A Good Company in a Poor Industry

Even though management is crucial for the success of a company, the type of industry and business it is in is also very important. Warren Buffett once said that he prefers to buy companies that are so easy to run that they can be operated by a fool, "because someday a fool will". He also said that "when a management with a reputation for brilliance tackles a business with a reputation for bad economics, it is the reputation of the business that remains intact".

Why am I saying this? Well, because I think I've found a great company with great management but in an industry with relatively poor economics. And I'm not talking about airlines.

Consider SYSCO (SYY), a food distributor company. SYSCO sells prepared and raw food and food-related products to restaurants, healthcare and educational facilities, lodging establishments and other food service customers.

SYSCO's results over years have been pretty good. In the last 10 years SYSCO has:
  • Increased its dividend by an annualized 17%.
  • Increased earnings-per-share by an annualized 13%.
  • Reduced outstanding shares to 600 million from 670 million.
  • Had an average ROE of 31.9% (with an average leverage of 2.91).
  • Grown sales an annualized 8%.
  • Grown free cash flow by an annualized 14.6%.
A pretty impressive achievement for a company of its size, $12 billion market cap.

On the other hand, consider the difficulty of achieving these results. This company depends heavily on commodity prices (fuel and food), has limited pricing power, achieves only minimal differentiation from competitors based on services since its products are very similar to those of competitors, and is highly dependent on the North American market for the bulk of its earnings.

Food Prices and Pricing Power.
SYSCO buys food to sell to customers. Therefore it's exposed to food prices. In its most recent 10Q report, they say "Sysco attempts to pass increased costs to its customers; however, because of contractual and competitive reasons, we are not able to pass along all of the product cost increases immediately".

Considering that their products are similar to that of the competition, they must compete on higher-quality services and price. Therefore, the economics of this type of industry are not great. Compare that with products such as J&J's Band-aid, P&G's Gillette razors, WD-40 and Coca-cola. No one will choose a cheaper brand, even if the difference in price is 10, 20 or 30%. But customers of SYSCO do care if prices are 5 or 10% lower, especially if the product is very similar.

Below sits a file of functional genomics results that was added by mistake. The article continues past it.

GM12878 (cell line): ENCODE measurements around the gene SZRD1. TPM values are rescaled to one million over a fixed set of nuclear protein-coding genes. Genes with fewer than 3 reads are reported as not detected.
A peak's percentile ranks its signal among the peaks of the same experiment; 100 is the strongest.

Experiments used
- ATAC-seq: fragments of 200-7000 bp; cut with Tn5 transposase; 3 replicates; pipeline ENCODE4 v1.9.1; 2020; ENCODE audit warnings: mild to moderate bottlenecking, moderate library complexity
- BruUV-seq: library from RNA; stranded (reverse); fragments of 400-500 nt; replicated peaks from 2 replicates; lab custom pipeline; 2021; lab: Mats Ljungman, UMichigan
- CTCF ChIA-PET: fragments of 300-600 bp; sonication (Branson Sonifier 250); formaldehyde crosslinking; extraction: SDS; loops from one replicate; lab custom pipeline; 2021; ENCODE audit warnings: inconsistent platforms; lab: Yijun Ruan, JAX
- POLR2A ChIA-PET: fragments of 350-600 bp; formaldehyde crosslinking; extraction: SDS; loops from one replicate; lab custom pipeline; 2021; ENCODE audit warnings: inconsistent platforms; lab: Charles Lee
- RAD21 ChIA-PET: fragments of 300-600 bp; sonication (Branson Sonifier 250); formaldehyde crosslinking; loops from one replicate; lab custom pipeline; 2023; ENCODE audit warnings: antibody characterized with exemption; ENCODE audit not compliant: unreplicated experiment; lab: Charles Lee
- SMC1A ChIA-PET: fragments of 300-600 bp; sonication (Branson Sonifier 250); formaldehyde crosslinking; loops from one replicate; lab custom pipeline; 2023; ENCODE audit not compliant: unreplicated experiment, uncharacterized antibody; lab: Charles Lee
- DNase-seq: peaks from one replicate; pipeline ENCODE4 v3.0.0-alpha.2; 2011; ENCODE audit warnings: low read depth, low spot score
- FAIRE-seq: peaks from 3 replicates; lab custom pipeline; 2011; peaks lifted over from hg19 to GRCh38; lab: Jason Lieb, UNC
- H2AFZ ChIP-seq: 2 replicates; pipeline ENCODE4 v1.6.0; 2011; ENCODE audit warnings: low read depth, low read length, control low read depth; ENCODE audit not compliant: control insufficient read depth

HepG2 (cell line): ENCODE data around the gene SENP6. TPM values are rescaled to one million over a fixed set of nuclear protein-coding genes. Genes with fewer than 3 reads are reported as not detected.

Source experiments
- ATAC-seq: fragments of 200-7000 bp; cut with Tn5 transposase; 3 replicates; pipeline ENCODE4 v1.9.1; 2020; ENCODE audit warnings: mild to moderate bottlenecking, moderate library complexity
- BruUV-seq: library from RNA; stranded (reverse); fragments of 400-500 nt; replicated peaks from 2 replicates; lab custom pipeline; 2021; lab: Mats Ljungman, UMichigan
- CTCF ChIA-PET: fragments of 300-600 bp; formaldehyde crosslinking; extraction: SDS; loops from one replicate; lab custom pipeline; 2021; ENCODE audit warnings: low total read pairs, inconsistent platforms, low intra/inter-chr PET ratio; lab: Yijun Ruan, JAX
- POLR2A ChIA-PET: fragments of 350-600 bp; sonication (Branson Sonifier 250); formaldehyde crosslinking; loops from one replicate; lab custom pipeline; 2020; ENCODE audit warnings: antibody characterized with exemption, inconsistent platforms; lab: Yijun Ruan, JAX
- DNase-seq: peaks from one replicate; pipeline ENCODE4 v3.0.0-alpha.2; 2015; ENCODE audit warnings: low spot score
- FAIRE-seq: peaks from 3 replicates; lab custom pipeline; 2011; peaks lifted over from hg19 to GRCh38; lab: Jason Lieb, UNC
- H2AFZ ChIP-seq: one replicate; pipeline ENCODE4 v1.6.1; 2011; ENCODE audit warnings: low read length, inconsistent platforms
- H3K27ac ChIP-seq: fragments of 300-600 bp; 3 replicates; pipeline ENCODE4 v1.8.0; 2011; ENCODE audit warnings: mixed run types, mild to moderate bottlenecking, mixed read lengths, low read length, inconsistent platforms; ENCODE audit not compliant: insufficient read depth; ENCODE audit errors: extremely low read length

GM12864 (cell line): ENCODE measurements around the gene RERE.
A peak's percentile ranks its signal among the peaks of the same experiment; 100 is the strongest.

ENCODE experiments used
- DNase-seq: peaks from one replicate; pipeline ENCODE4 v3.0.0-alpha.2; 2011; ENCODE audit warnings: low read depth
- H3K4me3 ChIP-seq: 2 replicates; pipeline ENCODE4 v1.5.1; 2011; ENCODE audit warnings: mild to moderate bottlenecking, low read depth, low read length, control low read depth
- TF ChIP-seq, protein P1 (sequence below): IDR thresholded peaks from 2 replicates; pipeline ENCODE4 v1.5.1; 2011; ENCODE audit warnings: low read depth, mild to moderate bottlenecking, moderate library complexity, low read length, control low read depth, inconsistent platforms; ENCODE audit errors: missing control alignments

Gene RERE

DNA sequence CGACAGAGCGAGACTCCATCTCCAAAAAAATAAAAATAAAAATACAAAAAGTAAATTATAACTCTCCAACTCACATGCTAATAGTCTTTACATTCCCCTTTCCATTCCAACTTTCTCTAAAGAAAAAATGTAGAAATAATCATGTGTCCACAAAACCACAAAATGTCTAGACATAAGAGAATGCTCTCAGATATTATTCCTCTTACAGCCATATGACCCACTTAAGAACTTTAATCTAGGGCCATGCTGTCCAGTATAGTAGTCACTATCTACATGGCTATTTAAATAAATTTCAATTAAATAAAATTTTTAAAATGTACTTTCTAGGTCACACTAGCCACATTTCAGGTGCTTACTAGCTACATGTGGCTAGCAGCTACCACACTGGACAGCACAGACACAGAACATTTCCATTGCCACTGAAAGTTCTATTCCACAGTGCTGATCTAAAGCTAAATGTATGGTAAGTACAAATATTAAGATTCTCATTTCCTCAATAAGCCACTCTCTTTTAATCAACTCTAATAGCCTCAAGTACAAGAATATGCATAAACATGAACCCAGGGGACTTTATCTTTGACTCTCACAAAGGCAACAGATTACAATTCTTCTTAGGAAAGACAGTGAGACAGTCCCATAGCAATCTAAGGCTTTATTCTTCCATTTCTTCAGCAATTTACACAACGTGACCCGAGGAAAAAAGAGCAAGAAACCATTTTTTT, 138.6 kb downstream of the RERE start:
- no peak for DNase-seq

Fuel Costs. SYSCO is also exposed to fuel costs, since they deliver the food using their own trucks. SYSCO attempts to hedge fuel costs by entering forward diesel contracts. About 70% of their fuel expenses are on the basis of fixed-price agreements. However, this means they need to make bets on the direction of oil prices. In 2008, the company entered forward-contracts when oil prices were high and thus had to pay higher prices for diesel than spot market prices during the year. Management says
We periodically enter into forward purchase commitments for a portion of our projected monthly diesel fuel requirements to lessen the volatility of our fuel costs due to changes in the price of diesel. In the first 39 weeks and third quarter of fiscal 2009, our forward purchase commitments resulted in an estimated $50,000,000 and $22,000,000, respectively, of additional fuel costs as the fixed price contracts were higher than market prices for the contracted volumes.
(emphasis mine).

On the flip side, now that oil has dropped form last year's peak, SYSCO is enjoying lower fuel costs and is thus immune to increases for the duration of the current contracts. Over the long run, I expect such agreements to have no positive effect on earnings, as the ups and downs in the price of the contracts serve only to smooth volatility in fuel costs, but does not reduce fuel costs (to understand why, just think of the investor on the other end of these contracts).

Hence, SYSCO is squeezed between higher food prices that can't be passed on to customers automatically and higher fuel costs that are hard and expensive to manage. This means an investment in SYSCO is probably a bad hedge against inflation.

In fact, management recognizes this much: "Prolonged periods of high inflation, such as those we have recently experienced, have a negative impact on our customers, as high food costs and fuel costs can reduce consumer spending in the food-prepared-away-from home market".

SYSCO's net earnings as a percentage of sales has recently been in the 2.6 to 2.8% range. Compare that with Coca-cola's 18% and J&J's 23%.

Conclusion. SYSCO is a well-run company, in a stable and somewhat profitable market with large and stable demand. The company has a 16% share of a $231 billion a year market. However, the economics of this industry are not appealing and a fool could not run this company successfully for very long. Therefore, investing in SYSCO is making a bet in its management and in a deflationary to mild-inflationary times ahead.

At reasonable prices, SYSCO is an appealing buy. But it's a company one needs to watch the fundamentals very closely and be ready to sell when fundamentals deteriorate.

Disclosures: I own SYSCO at the time of writing.

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